By Jonathan Davies
Cardiff businesses near the city's so-called NATO 'Ring of Steel' say trade has dropped by as much as 40% since the fencing was erected.
The nine-foot high fence structure was installed around Bute Park and the adjacent Cardiff Castle, one of the venues of the NATO Summit which is less than a week away.
Dozens of world leaders, including US President Barrack Obama, will be visiting South Wales for the Summit at Newport's Celtic Manor Resort. But Cardiff is hosting several working dinners on the evening of 4 September, and the fences have been installed for security reasons.
But local businesses are claiming that the fence, which is causing major traffic disruption, is affecting footfall and trade in the city.
David Le Masurier, manager of Pettigrew Tea Rooms in Bute Park, likened the city to Jurassic Park. He said: “We have had a massive financial impact in our expected busiest two months.
“The short-term has been tough, particularly as the lead up to summer — May, June, July — has been phenomenal, great weather and people seem to be a lot more confident with spending money and enjoying themselves.
“Then August hit which is normally peak for seasonal trade but on August 7 they started putting up the fence in the park.”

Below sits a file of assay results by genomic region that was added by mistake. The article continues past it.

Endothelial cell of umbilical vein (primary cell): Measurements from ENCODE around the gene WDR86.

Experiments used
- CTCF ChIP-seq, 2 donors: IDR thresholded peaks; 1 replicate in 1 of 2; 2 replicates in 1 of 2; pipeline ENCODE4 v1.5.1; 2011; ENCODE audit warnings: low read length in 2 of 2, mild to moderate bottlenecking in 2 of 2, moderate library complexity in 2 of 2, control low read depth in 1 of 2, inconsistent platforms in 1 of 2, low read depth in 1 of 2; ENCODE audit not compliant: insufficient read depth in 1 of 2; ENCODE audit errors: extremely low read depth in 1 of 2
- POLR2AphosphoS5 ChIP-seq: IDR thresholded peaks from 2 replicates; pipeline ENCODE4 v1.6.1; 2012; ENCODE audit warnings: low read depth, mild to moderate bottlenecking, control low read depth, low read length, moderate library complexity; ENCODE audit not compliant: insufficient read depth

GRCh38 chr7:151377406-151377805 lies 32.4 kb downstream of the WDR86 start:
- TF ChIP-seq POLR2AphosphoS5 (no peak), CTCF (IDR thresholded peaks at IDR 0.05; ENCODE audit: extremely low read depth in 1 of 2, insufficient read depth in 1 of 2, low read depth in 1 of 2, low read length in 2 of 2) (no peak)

Tess McKenzie, 59, works at Castle Welsh Craft, which is directly opposite Cardiff Castle.
She said: “Once they stopped the crossing between us and the castle that meant the customers coming into the city on a coach tour that normally come across to us can’t because they can’t cross the road.”
In the week before the fence was installed, tourist numbers were up 10%, but takings were down 40% on the day the the fence went up with an overall 30% fall on the week.
Chris Armitt, police gold commander for the summit, said the fence had been installed early to avoid a full closure of the city centre.
“It is designed to provide a secure perimeter. It is heavy-duty infrastructure and it’s there for a specific purpose,” he said.
“It is not, unfortunately, designed to look pretty I suppose but the contractors who have put that in have been given a fairly specific mandate they are working to.
“It is not ideal but the reality is we are charged with looking after 67 world leaders and there is a fair degree of attendant security that goes with that type of event.”
A Cardiff council spokesman said: “We will continue to work with our partners to minimise disruption to businesses, residents and transport providers.”
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